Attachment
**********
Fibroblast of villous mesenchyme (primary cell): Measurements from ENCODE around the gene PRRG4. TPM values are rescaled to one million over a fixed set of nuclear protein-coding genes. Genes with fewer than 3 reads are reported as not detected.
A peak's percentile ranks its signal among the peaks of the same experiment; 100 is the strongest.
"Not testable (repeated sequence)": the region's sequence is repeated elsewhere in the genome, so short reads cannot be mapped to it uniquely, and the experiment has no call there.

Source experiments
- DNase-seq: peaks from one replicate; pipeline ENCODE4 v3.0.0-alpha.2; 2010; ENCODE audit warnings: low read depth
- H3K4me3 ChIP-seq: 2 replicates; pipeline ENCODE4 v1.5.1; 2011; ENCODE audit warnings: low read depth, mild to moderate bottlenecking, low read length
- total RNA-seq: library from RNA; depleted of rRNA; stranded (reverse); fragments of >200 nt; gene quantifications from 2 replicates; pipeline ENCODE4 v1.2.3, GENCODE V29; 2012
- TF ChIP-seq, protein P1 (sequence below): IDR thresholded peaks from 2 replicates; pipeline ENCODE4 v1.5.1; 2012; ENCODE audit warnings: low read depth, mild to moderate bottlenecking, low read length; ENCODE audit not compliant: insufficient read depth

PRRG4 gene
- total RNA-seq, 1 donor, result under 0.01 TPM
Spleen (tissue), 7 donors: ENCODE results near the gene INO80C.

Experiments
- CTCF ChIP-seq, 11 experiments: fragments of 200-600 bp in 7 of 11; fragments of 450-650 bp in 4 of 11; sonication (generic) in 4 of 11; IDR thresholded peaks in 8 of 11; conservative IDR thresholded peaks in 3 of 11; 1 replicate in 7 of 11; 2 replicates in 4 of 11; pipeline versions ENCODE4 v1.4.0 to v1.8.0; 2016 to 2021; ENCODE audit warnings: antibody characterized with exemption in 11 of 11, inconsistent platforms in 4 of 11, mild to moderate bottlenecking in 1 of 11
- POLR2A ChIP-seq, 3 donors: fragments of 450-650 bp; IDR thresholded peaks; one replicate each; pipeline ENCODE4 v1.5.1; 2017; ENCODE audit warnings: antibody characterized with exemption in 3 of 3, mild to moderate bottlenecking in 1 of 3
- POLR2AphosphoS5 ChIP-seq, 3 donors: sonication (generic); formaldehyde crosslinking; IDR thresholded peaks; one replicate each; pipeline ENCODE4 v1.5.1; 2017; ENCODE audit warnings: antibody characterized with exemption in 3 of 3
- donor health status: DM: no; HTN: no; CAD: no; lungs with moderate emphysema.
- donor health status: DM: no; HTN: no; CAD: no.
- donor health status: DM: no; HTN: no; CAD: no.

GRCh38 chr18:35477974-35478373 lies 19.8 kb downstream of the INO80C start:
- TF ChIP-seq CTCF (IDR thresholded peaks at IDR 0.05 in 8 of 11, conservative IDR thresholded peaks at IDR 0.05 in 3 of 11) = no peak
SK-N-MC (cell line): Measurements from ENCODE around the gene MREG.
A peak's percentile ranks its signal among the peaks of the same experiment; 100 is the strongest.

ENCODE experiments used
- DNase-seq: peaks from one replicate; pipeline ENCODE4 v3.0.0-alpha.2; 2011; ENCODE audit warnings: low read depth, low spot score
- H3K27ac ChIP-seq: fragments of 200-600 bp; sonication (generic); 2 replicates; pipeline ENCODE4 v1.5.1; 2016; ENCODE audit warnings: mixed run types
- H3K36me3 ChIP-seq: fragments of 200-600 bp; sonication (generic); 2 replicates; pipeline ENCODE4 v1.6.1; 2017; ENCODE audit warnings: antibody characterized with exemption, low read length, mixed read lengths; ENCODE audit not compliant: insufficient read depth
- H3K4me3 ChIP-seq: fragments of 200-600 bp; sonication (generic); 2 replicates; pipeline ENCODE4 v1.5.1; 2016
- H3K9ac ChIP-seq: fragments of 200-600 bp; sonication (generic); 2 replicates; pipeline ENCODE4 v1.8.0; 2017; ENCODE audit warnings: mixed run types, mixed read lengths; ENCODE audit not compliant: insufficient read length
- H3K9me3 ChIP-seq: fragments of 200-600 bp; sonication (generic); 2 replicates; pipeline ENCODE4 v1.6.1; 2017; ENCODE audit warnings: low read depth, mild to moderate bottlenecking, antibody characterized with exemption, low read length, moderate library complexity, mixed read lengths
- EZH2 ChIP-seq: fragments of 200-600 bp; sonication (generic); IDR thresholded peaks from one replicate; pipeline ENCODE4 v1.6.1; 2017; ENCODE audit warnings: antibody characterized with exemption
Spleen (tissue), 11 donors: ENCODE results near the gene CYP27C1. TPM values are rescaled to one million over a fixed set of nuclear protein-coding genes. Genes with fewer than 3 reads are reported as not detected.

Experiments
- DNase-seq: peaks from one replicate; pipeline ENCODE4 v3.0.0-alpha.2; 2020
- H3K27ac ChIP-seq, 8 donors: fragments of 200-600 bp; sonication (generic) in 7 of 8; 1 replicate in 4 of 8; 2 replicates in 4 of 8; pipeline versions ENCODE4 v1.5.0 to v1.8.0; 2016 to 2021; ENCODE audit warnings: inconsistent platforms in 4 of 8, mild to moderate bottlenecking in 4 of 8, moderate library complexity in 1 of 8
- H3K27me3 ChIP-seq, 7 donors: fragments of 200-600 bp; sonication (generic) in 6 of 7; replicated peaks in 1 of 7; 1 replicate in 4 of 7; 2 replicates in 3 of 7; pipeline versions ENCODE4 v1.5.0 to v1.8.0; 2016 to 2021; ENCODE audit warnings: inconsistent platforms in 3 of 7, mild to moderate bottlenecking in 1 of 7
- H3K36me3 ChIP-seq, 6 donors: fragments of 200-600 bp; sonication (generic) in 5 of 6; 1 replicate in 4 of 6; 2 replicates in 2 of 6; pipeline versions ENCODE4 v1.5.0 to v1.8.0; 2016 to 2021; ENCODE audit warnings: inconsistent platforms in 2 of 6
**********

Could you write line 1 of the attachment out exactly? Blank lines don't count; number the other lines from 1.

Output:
Fibroblast of villous mesenchyme (primary cell): Measurements from ENCODE around the gene PRRG4. TPM values are rescaled to one million over a fixed set of nuclear protein-coding genes. Genes with fewer than 3 reads are reported as not detected.